JAKARTA, KOMPAS.com – Minister of Finance (Menkeu), Sri Mulyani Indrawati, stated that Indonesia’s economy, which contracted by 2.07 percent (yoy) in 2020, was still relatively moderate compared to countries that are members of the G20 as well as ASEAN.
“If we look at the economic condition of Indonesia, it is actually still relatively moderate compared to countries, both the G20 and ASEAN,” said Sri Mulyani during the 2021 TNI-Polri Leadership Meeting as quoted from the news. Among, Tuesday (15/2/2021).
Sri Mulyani said this shows that the government is capable of dealing with Covid-19, as well as its impact so that the effects experienced by Indonesia are not as deep as other countries.
“There are countries that are better than us, such as Vietnam, China and South Korea. However, most of the G20 countries or their ASEAN countries are much deeper in their economic impact due to the Covid-19 hit, “he said.
He said that so far the government has set steps by prioritizing the principle of prudence so that the economic contraction is moderate and deficit State Budget 6 percent, also relatively smaller than other countries with more than 10 percent.
He explained that the higher deficit shows that the debt they have is also increasing, such as the deficit in developed countries, namely the United States (US) approaching 15 percent and France 10.8 percent.
“What does this mean? These countries in just one year their state debt jumped by more than 10 percent while Indonesia was still able to maintain the range of 6 percent, “Sri Mulyani explained.
Not only that, he mentioned many developed countries whose government debt has exceeded the value of the Gross Domestic Product ( PDB) such as the US at 103 percent, France more than 118 percent, Germany 72 percent of GDP, China almost 66 percent, and India close to 90 percent.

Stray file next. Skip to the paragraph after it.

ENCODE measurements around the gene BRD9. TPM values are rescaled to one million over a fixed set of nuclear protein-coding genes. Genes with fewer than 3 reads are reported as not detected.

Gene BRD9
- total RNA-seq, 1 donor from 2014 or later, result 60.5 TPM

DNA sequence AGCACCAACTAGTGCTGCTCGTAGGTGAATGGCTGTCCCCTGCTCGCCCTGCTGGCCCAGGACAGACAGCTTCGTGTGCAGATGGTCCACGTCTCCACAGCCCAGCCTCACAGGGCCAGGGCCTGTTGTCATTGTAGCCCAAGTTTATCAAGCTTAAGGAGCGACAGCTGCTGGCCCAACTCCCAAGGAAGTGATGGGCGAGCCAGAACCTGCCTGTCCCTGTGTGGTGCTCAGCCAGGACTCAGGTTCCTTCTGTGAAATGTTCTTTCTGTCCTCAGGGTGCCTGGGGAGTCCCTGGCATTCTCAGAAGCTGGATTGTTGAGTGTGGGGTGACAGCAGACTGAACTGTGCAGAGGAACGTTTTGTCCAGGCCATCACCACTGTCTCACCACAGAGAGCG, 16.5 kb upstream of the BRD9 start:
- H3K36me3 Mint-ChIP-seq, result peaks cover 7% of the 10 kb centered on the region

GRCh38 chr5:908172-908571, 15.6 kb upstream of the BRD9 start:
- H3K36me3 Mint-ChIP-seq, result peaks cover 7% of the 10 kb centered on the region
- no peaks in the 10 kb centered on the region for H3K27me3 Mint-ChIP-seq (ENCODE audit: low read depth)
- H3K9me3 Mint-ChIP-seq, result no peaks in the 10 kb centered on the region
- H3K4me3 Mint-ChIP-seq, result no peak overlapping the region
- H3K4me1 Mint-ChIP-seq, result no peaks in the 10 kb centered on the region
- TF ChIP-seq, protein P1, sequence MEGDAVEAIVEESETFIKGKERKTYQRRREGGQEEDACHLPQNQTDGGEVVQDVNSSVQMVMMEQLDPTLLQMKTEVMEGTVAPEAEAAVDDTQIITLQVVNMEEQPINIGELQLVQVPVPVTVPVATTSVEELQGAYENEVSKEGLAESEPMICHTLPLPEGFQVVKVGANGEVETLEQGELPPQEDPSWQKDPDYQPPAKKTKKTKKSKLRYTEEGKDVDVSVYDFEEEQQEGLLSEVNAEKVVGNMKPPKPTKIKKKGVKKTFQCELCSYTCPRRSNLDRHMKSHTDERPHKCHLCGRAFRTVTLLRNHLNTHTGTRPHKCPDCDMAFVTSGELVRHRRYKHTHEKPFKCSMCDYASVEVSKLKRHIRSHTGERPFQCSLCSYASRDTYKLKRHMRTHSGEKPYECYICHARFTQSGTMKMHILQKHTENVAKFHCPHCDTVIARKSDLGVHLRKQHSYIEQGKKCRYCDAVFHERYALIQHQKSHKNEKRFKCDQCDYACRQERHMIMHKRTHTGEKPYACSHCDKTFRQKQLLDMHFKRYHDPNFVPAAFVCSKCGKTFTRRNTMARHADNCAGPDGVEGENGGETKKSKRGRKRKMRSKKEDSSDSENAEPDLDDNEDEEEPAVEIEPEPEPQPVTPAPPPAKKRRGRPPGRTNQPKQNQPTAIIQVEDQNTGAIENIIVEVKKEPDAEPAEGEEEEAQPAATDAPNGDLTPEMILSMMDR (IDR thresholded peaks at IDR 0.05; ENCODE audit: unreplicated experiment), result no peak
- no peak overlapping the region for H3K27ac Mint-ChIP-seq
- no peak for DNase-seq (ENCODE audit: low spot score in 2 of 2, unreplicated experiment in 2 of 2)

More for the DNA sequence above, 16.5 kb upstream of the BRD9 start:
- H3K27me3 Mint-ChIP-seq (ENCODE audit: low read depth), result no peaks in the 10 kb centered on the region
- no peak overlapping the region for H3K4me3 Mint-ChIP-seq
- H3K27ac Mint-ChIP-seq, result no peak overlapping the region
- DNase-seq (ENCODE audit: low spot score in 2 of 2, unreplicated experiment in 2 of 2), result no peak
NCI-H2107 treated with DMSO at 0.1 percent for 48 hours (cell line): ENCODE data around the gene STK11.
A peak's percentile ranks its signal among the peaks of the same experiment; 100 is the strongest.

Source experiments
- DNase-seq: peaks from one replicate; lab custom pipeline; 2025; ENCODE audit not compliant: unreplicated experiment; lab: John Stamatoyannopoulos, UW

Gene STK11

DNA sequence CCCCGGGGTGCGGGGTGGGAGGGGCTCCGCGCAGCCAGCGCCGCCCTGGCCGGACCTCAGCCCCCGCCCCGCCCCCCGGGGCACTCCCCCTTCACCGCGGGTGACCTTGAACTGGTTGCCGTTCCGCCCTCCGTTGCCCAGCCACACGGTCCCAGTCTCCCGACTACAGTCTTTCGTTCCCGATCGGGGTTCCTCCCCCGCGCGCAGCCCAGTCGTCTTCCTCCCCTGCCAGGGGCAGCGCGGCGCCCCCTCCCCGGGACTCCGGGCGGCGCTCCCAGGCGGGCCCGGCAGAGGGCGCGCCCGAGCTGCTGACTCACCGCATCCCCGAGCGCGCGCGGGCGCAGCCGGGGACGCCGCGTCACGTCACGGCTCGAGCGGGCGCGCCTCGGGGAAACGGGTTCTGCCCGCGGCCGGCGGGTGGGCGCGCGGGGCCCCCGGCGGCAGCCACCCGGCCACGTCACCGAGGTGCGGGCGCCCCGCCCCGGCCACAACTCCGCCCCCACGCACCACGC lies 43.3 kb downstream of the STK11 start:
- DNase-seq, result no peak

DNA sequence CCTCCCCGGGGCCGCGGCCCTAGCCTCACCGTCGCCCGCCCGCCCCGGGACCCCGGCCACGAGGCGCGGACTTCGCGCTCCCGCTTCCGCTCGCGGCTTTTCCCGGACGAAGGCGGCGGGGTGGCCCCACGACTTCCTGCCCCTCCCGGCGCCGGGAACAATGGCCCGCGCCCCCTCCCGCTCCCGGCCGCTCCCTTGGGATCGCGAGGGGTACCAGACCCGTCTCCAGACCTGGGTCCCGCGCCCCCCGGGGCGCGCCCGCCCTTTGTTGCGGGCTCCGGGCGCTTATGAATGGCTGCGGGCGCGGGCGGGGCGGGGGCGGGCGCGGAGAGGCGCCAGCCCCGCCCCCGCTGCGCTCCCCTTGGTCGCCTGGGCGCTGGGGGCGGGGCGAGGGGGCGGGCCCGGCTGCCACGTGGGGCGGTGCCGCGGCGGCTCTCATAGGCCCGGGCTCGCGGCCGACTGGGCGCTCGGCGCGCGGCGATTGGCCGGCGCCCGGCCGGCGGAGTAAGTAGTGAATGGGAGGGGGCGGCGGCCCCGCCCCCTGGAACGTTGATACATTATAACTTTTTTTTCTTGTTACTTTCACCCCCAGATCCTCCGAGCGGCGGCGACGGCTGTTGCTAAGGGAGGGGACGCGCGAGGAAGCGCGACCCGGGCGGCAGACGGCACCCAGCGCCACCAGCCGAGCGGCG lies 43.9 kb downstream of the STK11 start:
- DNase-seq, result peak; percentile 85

Meanwhile, Indonesia also experienced an increase in debt, but the ratio to GDP was at the level of 38.5 percent, so it is still in position prudent compared to developed countries and ASEAN such as Malaysia 66 percent, Singapore 131 percent, the Philippines 54.8 percent and Thailand 50 percent.
“We estimate (Indonesia’s debt) will be close to 40 percent of GDP, but once again Indonesia is still relatively in a relatively cautious position. prudent, “Said Sri Mulyani.
However, Sri Mulyani emphasized that the government will continue to restore the national economy through the State Budget and other instruments including from the monetary side.
The 2021 APBN expenditure will reach Rp. 2,750 trillion including Ministry / Institution (K / L) expenditure of Rp. 1,059 trillion, non-K / L expenditure of Rp. 910 trillion and transfers to local governments reaching Rp. 780 trillion.
“This is our provision to continue to maintain national economic recovery and maintain the health of the State Budget and our economy,” said Sri Mulyani.
Bank Indonesia (BI) reported that Indonesia’s Foreign Debt (ULN) at the end of the fourth quarter of 2020 was recorded at 417.5 billion US dollars, or around Rp 5,803.2 trillion (exchange rate of Rp 13,900 per US dollar).
The position of Indonesia’s external debt at the end of the fourth quarter of 2020 was recorded to be higher than the end of the third quarter which amounted to US $ 413.4 billion.
The amount of debt consists of public sector external debt at the end of the fourth quarter of 2020, namely the government and central bank, amounting to US $ 209.2 billion or Rp.2,907 trillion and private sector external debt including BUMN of US $ 208.3 billion or Rp.2,895 trillion.